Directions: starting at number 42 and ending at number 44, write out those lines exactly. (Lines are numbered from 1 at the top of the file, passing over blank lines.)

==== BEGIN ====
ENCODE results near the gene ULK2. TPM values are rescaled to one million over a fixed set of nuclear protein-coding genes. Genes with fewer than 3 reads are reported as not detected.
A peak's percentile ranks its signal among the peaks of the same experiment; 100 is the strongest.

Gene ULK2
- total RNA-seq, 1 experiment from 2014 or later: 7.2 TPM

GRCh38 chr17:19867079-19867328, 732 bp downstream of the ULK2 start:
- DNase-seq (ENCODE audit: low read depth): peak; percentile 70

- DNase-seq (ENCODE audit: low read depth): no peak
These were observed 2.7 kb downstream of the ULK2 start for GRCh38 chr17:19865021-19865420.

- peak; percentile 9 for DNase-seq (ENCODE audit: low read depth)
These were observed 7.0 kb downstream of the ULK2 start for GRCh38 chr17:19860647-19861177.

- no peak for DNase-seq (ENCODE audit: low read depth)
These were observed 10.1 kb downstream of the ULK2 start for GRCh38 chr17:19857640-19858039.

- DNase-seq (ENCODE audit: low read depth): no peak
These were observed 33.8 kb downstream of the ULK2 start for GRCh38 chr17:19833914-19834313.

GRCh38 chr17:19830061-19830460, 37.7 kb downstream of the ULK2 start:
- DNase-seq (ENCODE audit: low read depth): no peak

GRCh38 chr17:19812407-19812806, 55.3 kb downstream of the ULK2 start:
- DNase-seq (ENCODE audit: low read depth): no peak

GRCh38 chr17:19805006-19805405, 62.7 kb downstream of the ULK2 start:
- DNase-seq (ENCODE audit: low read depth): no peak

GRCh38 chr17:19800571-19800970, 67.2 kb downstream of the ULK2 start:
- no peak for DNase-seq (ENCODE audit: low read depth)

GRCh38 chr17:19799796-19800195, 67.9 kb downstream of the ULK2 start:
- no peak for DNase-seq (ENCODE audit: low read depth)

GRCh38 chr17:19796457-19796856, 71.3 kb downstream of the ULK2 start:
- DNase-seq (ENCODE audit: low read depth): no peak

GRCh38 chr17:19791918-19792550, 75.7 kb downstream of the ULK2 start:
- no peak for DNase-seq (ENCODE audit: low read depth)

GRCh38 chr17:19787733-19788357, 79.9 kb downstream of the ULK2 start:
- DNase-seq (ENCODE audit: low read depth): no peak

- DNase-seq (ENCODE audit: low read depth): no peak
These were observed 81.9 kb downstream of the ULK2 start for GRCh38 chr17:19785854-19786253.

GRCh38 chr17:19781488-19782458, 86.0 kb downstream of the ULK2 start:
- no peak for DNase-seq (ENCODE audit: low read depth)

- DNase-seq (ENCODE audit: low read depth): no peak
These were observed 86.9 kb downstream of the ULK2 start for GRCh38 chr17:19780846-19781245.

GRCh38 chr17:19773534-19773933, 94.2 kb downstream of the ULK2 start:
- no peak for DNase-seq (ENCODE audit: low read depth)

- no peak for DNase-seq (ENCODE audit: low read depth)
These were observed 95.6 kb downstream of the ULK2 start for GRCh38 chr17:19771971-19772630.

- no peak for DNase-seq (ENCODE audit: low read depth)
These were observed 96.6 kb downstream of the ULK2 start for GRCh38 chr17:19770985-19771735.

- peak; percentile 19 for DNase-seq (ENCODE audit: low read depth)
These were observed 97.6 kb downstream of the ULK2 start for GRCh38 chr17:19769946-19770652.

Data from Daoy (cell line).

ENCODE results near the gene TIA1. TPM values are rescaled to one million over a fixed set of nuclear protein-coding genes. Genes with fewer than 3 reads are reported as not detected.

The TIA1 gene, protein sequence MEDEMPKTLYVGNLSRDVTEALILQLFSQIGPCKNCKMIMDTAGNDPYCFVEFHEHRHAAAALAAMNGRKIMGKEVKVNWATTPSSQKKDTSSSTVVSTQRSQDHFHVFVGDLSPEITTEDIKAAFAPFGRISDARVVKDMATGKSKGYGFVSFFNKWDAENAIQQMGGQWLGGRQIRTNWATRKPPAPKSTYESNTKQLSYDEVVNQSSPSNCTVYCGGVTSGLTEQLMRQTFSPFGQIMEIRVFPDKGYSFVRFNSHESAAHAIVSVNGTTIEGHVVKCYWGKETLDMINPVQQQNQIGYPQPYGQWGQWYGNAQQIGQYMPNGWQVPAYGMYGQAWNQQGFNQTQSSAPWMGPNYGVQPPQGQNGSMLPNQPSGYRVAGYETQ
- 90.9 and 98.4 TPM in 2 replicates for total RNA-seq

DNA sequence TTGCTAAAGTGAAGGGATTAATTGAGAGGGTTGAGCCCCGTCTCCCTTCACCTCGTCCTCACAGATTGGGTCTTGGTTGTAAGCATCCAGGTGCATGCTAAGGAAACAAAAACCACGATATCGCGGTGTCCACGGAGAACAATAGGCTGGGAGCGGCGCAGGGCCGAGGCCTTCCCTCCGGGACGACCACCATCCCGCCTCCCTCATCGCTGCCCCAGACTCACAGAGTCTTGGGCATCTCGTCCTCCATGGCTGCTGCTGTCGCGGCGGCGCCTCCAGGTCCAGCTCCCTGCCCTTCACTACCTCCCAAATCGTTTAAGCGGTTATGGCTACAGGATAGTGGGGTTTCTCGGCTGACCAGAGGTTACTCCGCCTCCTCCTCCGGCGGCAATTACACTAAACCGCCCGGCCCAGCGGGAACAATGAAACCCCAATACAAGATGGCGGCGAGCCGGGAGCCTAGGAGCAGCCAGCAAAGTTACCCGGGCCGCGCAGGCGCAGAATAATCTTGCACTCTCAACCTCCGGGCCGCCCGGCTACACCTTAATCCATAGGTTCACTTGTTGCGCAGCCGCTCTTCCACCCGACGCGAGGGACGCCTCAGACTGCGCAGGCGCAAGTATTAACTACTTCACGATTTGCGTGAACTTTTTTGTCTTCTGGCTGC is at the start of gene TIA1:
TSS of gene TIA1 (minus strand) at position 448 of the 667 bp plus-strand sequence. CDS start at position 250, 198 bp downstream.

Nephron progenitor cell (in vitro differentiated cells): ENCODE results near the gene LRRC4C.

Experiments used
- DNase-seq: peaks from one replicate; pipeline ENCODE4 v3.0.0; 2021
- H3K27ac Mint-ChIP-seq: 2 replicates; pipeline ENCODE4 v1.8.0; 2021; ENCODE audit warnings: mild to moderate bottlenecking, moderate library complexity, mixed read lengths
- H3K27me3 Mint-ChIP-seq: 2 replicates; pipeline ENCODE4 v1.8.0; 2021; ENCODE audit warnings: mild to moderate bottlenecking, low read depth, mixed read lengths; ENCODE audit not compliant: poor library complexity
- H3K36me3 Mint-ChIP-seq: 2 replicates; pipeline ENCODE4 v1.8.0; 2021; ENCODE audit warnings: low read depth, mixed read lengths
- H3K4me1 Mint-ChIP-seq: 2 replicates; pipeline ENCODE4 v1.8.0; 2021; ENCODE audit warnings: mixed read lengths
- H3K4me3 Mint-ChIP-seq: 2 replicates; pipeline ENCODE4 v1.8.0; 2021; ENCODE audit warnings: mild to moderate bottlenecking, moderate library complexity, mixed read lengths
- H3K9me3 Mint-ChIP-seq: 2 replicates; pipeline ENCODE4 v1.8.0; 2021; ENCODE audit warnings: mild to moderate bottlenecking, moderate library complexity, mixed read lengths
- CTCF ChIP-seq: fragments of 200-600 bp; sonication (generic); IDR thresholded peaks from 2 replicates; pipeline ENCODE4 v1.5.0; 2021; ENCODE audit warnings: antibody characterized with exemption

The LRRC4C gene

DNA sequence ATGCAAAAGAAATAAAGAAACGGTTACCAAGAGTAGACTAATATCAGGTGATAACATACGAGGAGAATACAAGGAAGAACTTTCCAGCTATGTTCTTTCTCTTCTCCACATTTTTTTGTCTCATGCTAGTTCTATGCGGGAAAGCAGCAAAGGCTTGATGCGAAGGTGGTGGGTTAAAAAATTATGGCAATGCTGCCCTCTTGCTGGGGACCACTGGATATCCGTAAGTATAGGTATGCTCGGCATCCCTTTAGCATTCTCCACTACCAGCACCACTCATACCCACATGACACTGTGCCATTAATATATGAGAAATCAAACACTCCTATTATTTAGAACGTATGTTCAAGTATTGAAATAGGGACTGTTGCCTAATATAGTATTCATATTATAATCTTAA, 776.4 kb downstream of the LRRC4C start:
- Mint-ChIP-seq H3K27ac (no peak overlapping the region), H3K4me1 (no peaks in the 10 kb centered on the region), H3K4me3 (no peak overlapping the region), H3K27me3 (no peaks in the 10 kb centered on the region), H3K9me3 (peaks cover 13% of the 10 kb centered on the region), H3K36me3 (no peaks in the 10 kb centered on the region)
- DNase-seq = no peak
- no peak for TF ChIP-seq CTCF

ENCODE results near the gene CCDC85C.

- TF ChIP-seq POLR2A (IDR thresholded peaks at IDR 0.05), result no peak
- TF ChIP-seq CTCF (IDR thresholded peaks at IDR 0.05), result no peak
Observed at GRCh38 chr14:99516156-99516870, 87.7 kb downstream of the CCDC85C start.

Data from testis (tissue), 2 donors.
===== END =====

These were observed 96.6 kb downstream of the ULK2 start for GRCh38 chr17:19770985-19771735.

- peak; percentile 19 for DNase-seq (ENCODE audit: low read depth)
These were observed 97.6 kb downstream of the ULK2 start for GRCh38 chr17:19769946-19770652.